Some of your students will be quick to tell a joke or outsmart their peers in a verbal exchange. It’s not that they are looking to be the class clown or the center of attention. Like most people, kids look to humor to (1) take their mind where they don’t want to be, (2) distract themselves from their present circumstance or (3) defend themselves. Students can be funny for the sake of being funny, but there is usually an agenda behind making just about every opportunity a humorous one when in the classroom. I’ve found myself frustrated at times with students for whom everything is a joke. Most times, these students are seeking to shield a self-perceived weakness/deficiency or even mask vulnerability. What teachers have to understand is that they will be a target of a student’s quick wit if their pride is in jeopardy. It’s nothing necessarily against you, but if you’ve put a jokester on the spot, their agenda is to always look to secure the next laugh to protect their crafted “reputation.” Going joke for joke with a kid or thought for thought can be very dangerous for a teacher. It’s like walking in a mine field. If you intend on walking that mind field with a kid, be careful; remember that whenever a mine goes off, there is always at least one casualty.
Adolescents and teenagers have an opinion on just about everything; no matter how uninformed, no matter how ignorant it sounds, no matter who it offends, no matter where they’ve borrowed it from. Teenagers have opinions based on the nothingness they think is substantive. When a kid under the age of 12 talks, it can be even worse, because they often repeat directly what they’ve heard from home or on the street without the ability to repeat it accurately. When they say it, they sound even more ridiculous. Nevertheless, your students have opinions and sometimes, your classroom is to be their outlet to express themselves; whether you do current event assignments or if you have classroom discussions. Those are the moments when you, the teacher, can correct and redirect your students and help them work through their thoughts on any given subject. Sometimes, when a student speaks their mind, you learn a thing or two yourself. It pays to listen… listening helps you teach and it helps you and your students learn.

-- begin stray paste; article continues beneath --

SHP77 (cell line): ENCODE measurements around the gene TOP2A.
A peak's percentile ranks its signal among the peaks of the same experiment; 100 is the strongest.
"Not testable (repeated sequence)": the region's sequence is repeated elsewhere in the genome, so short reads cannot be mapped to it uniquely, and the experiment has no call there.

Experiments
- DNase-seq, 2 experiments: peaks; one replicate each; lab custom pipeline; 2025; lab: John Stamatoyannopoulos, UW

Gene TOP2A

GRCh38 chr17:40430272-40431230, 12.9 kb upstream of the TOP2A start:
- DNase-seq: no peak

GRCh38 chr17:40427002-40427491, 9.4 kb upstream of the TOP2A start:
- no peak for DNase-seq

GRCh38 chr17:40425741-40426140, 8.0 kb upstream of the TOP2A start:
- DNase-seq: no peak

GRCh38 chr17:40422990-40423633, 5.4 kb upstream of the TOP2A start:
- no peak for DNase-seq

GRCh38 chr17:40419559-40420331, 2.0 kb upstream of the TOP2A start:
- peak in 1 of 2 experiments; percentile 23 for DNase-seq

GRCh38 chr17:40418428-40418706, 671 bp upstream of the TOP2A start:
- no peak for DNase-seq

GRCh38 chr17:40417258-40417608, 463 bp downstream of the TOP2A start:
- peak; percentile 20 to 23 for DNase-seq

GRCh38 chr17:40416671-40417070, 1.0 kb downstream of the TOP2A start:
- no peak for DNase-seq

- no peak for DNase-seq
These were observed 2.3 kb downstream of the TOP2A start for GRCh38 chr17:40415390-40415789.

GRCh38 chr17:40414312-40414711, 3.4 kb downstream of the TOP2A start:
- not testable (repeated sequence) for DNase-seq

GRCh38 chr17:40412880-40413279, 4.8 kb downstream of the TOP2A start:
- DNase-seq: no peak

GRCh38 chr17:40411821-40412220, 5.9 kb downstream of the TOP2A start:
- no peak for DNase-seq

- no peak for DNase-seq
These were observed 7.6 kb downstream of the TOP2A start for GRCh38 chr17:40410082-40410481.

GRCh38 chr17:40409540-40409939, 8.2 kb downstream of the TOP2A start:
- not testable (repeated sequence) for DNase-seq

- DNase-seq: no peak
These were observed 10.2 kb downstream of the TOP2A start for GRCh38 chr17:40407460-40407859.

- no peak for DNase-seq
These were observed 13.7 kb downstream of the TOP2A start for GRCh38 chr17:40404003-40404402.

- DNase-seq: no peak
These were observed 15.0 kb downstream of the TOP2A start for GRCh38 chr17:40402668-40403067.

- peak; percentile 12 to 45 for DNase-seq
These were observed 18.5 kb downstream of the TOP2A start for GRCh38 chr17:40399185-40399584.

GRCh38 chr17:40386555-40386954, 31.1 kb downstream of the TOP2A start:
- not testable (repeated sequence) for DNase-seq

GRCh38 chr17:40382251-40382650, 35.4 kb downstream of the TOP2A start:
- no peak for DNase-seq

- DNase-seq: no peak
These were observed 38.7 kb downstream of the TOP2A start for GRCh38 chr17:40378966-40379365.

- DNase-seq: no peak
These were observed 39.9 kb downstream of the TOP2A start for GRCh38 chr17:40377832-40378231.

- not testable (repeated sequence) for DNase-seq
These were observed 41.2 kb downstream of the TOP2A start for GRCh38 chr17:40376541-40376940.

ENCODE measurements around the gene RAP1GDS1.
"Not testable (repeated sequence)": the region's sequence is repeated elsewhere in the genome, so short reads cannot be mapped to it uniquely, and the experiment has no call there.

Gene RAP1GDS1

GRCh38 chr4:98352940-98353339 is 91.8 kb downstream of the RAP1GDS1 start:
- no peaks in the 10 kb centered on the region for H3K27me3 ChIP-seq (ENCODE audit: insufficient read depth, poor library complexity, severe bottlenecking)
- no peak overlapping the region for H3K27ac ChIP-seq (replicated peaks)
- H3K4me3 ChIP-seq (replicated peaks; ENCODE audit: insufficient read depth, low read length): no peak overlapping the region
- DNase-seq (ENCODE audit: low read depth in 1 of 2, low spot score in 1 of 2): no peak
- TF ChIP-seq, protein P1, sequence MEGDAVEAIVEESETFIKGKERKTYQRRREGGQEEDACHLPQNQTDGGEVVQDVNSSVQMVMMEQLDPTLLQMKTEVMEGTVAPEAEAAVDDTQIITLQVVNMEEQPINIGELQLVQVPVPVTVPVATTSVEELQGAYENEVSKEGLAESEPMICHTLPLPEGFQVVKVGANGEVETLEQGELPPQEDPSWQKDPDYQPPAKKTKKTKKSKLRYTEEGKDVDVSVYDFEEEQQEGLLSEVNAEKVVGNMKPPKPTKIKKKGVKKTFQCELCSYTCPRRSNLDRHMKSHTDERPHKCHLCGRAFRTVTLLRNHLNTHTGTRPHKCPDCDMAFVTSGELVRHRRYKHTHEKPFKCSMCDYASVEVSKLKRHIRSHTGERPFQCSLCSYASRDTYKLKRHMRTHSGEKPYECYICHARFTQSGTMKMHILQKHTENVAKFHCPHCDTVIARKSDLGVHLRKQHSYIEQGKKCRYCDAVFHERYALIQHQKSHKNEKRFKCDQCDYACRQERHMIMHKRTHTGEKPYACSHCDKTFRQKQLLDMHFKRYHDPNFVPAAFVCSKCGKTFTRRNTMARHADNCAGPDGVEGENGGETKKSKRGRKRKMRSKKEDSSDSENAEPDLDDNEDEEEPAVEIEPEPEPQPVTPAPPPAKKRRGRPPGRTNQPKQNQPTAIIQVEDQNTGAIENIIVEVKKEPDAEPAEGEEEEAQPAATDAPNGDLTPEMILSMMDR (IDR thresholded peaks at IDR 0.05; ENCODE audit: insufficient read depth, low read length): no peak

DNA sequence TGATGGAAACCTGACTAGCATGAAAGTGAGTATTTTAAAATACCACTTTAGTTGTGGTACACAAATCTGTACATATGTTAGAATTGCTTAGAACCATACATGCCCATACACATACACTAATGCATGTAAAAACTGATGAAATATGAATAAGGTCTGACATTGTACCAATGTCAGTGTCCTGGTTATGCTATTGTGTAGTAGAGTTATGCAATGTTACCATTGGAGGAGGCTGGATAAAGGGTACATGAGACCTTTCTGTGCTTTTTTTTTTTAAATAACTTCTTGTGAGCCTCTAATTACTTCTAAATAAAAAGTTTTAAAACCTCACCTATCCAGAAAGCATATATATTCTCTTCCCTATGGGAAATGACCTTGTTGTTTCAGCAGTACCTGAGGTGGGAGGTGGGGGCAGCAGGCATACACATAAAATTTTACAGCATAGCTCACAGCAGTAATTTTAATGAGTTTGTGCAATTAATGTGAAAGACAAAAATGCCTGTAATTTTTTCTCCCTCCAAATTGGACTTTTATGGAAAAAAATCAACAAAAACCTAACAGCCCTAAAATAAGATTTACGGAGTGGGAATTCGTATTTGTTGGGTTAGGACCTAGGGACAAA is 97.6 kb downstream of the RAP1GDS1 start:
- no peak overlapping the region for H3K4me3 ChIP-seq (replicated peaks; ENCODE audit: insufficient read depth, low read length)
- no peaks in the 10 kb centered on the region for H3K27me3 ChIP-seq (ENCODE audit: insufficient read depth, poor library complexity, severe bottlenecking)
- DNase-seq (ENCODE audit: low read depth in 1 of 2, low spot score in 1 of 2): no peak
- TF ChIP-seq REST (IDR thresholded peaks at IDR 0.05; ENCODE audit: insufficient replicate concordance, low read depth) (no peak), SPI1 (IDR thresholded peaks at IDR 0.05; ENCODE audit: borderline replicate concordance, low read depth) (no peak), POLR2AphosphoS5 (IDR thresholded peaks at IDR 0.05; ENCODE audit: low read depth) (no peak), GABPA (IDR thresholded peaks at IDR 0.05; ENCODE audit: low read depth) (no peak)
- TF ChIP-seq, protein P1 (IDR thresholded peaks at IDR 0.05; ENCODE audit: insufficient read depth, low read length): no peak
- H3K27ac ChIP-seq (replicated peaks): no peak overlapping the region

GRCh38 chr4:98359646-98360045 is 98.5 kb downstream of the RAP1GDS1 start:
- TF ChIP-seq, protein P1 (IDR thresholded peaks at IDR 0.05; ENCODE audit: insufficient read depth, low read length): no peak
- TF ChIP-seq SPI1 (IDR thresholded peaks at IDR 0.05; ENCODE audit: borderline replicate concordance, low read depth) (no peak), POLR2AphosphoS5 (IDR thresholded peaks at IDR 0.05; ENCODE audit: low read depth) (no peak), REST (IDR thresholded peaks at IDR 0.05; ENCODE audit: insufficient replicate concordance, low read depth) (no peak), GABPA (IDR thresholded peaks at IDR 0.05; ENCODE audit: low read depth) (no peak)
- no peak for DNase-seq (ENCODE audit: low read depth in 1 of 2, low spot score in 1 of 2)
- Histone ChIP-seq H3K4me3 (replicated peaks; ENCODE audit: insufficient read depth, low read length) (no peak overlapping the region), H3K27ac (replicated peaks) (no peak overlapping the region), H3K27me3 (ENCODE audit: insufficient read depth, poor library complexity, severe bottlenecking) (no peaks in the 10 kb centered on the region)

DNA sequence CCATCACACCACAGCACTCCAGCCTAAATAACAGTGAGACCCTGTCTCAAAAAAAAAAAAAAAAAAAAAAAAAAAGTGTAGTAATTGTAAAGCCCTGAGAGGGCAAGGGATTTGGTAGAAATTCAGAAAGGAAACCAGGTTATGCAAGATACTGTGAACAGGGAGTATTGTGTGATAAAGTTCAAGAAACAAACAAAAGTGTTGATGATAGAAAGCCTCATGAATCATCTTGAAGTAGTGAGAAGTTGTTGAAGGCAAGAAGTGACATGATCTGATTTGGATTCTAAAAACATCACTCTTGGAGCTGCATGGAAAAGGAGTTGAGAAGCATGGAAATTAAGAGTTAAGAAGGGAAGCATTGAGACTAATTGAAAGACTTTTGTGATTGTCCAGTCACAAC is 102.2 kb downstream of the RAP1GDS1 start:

INDIVIDUALS SEEKING TO BE HEARD
Some of your students have opinions and thoughts about everything and they come to school super talkative. That’s usually because they may not have the freedom to speak, inquire and critically think within conversations at home. Let me be clear, it is not because Black and Hispanic/Latino parents are uneducated and are unable to hold a thought provoking conversation with their kids. It is because culturally, children never debate adults; that can be taken as a sign of disrespect. Any form of disrespect is not tolerated in Black and Hispanic/Latino households. In these households, like in most households, freedom of speech is not the rule. You do as you are told and if you run your mouth too much and “get grown,” then there are consequences. In an educational setting, inquiry is welcomed and as educators we desire to assist students with finding their voice. Educators understand that there is a time and place but students who are always shut down don’t necessarily understand that. It’s not that your more talkative students just want to talk for the sake of talking; it may be because they are seeking to express themselves. They genuinely may not always get the opportunity to do so.
DESIRING OF STRUCTURE
Every child desires order. Kids want to be structured; they love routine. Unfortunately, for some of your students nothing outside of school is routine for them, other than instability and the unusual. A child without structure is a child left to fend for themselves in the wilderness with foxes, wolves and hunters. One of the best things that you can do as a teacher is structure your classroom and your activities in a way that reinforces stability. Consistency is the key. When you are consistently consistent with your classroom management practices, your expectations and the way you teach, you tell a student that this is how things are – a fair and stable environment – and they can trust that it will stay that way. However, be careful not to marginalize a student. When a kid has structure, he or she can flourish. Your students know that. They may resist it at first, but you must out will them; which you can and you will – for their benefit.
While inner-city learners encompass many of these traits/characteristics, it is important to never type cast a kid according to behaviors expressed in one instant or continuously. All students have multi-faceted aspects of who they are. There are pieces of them you may never see. Yet recognizing some of these traits in your students may crack open a window to the soul of your students – that peak inside will change them and you each for the better.
Let’s continue to press towards the mark!
Categories: Cultural Competence